The following assignment solutions were prepared by David Adrian, Karen Daniel, and Bin Pan. Used with permission. In each solution there is a summary document along with supporting files. The archive contains each assignment’s problems, solutions, and supporting files.

Problem set 1 (PDF)

vinylethene1.txt (TXT)

vinylethene2.txt (TXT)

vinylethene3.txt (TXT)


hwk1prob1.m (M)

hwk1prob2.m (M)

(ZIP) (The ZIP file contains: 3 .txt files, 2 .pdf files, and 2 .m files.)
Problem set 2 (PDF) (PDF) (ZIP) (The ZIP file contains: pset02.pdf and pset02_soln.pdf.)
Problem set 3 (PDF) (PDF)

hw3prob3.m (M)

(ZIP) (The ZIP file contains: pset03.pdf, hw3prob3.m, and pset03_soln.pdf.)
Problem set 4 (PDF) Solution to problem 1 (PDF) (ZIP) (The ZIP file contains: pset04.pdf and pset04_01_soln.pdf.)
Problem set 5Fogler problems:

2-5, parts a, b, f, g

6-6, parts a-e

13-19, parts a-h

14-3, parts a-b

Additional information (PDF)

Problem set 6 (PDF)

Amendment to the question: What magnitude of temperature perturbation would lead to a shift to a hotter steady state (ignition)?

Batch reactor balances (PDF) (Courtesy of David Adrian. Used with permission.)


hw6p1.m (M)

stabilitydiagram.m (M)

oneweek.fig (FIG – 1.7 MB)

(ZIP – 1.9 MB) (The ZIP file contains: 3 .pdf files, 2 .m files, and 1 .fig file.)
Problem set 7 (PDF) (PDF) (ZIP) (The ZIP file contains: pset07.pdf and pset07_soln.pdf.)
Problem set 8

Fogler problems:

10-4, all parts

11-5, all parts

There is a typo in the problem statement for 11-5. The length of the reactor pipe should be 20 cm, not 20 m. Also, please use the following viscosity and diffusivity data:

At 500oC, the viscosity of hydrogen is 0.015 centipoise and the viscosities of cyclohexane and benzene are both 0.1 centipoise. Assume the diffusivity of all species (Dab) is 0.857 cm2/s at the reactor T and P

Problem set 9

Fogler problems:



(For those with the 3rd edition of Fogler, the problems numbers are the same as in the 4th edition.)

Problem set 10 (PDF) (PDF) (ZIP) (The ZIP file contains: pset10.pdf and pset10_soln.pdf.)

WebLab Experiment

This experiment was part of the Cambridge-MIT Institute funded Web Based Teaching Project. First, students completed a pre-lab assignment. Then students at MIT observed a reactor running at Cambridge University in real time. Finally, the students analyzed the data in a post-lab assignment. A short description follows below. More information about the nonideal reactor WebLab can be found here.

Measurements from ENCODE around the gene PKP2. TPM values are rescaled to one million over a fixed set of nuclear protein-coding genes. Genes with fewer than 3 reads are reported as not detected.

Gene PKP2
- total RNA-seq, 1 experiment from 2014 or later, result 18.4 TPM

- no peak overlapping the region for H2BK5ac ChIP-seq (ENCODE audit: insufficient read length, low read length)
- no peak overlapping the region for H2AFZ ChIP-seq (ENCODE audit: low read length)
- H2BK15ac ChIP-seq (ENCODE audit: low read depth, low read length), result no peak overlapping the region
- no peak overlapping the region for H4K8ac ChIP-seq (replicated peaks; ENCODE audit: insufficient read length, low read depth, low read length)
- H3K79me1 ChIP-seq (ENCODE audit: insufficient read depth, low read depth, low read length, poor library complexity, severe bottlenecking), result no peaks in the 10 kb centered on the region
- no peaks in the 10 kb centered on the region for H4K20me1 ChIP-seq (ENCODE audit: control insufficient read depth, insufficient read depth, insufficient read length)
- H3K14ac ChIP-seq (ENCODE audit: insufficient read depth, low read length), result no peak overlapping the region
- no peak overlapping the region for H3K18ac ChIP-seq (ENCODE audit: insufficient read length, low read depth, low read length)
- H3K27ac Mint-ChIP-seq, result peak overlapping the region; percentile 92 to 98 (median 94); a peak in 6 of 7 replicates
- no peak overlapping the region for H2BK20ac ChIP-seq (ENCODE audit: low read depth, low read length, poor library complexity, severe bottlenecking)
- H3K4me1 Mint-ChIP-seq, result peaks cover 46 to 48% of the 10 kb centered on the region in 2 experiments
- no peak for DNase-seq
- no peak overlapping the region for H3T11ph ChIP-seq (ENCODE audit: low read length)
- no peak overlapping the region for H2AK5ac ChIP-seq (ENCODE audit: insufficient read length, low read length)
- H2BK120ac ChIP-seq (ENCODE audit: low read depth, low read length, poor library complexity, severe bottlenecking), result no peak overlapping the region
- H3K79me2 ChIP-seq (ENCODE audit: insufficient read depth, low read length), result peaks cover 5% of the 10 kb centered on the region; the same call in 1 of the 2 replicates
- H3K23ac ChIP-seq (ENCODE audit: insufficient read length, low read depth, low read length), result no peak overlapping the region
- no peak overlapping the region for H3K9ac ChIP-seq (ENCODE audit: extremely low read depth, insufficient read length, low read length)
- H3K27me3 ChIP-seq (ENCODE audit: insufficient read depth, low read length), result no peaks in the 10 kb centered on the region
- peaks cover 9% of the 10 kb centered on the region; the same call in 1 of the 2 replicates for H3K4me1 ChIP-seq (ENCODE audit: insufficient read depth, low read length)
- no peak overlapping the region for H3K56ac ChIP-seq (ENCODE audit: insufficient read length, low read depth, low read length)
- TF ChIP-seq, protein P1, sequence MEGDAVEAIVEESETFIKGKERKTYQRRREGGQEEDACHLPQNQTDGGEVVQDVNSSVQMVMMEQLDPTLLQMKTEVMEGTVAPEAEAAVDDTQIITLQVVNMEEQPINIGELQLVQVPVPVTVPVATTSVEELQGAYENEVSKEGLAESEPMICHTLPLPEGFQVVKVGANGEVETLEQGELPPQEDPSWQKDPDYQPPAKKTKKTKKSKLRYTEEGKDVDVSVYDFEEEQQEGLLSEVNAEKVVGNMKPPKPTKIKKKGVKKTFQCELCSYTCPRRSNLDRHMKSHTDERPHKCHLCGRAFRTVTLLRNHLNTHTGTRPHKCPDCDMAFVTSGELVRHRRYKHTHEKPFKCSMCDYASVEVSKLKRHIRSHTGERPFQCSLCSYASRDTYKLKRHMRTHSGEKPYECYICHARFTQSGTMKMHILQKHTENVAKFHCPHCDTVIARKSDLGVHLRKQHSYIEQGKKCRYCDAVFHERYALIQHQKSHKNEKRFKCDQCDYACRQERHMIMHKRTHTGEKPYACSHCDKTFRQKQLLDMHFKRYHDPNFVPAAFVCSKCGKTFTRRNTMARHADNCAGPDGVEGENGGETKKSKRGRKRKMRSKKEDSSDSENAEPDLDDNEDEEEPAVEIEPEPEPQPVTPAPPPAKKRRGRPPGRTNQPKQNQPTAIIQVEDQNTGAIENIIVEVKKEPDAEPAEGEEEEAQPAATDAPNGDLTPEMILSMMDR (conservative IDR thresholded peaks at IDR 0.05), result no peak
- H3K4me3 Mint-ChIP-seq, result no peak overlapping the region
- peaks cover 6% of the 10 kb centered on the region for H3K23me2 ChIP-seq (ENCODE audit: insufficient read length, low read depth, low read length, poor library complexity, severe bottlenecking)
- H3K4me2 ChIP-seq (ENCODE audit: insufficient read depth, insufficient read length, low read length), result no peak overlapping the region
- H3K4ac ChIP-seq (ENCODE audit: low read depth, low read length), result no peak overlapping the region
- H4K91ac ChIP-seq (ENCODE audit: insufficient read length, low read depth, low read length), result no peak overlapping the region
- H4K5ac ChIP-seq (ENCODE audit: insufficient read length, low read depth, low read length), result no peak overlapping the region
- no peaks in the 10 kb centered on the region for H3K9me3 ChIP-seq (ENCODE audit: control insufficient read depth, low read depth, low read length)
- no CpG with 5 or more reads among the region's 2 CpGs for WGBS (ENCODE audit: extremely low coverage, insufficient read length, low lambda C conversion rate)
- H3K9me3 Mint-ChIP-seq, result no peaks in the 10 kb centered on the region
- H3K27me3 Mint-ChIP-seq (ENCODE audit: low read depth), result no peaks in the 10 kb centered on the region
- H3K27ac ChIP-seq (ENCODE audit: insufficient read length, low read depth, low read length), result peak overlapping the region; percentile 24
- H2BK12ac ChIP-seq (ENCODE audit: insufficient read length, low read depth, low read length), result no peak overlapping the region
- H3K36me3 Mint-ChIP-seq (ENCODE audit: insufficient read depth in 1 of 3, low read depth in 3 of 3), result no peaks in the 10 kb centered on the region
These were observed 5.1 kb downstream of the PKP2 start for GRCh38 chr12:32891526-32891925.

A reaction of phenolphthalein occurs in aqueous sodium hydroxide solution.

Preliminary Analysis

From ideal batch reactor data, we can determine experimental rate constants for the reaction. The actual reaction is conducted in a non-ideal, continuous, stirred tank reactor. The ideal CSTR and bypass/dead volume models yield equations with unknown parameters. Tracer data can be used to find the unknown parameters for the bypass/dead volume model. The goal is to run the reactor at a given product flowrate and conversion. Equations can be derived that relate flowrate, conversion, and NaOH flowrate for both the ideal CSTR and bypass/dead volume models.


The reactor is operated first at the NaOH flowrate derived for the ideal CSTR model. Then the reactor is operated at the NaOH flowrate derived for the non-ideal bypass/dead volume model. The data collected from the WebLab experiment can be analyzed to test the assumption that the reactor behaves as an ideal CSTR and to test the non-ideal model parameters derived in the preliminary analysis.

These files are courtesy of Andreas Braumann and Michael Goodson. Used with permission.

Pre-lab Assignment: (PDF)

Data: Run 1 (TXT); Run 2 (TXT); Run 3 (TXT); Run 4 (TXT)

Post-lab Assignment: (PDF)

WebLab Files: (ZIP) (The ZIP file contains: 2 .pdf files and 4 .txt files.)


Review for midterm 1 Not applicable (PDF)
Midterm 1 (PDF) (PDF)
Review problems for midterm 2 (PDF) (PDF)#
Midterm 2 (PDF) (PDF)
Final exam (PDF) Not available



Special software is required to use some of the files in this section: .m and .zip.

This review is courtesy of David Adrian. Used with permission.

MATLAB® Review (PDF)

Demonstrates the use of various ODE solvers to integrate a pair of interdependent ODEs: odesintegrate.m (M)

Finds the sides of a rectangle with a given perimeter and area: multiplefsolve.m (M)

Show how to use events in ODE integrators to keep track of user-defined significant time-points: learntouseevents.m (M)

Sample solutions to the exercises:

sampleproblem1.m (M)
sampleproblem2.m (M)
sampleproblem3.m (M)
sampleproblem4.m (M)
sampleproblem5.m (M)

The ZIP archive below contains the above files:

MATLAB® Review (ZIP) (The ZIP file contains: matlab_review.pdf, and 8 .m files.)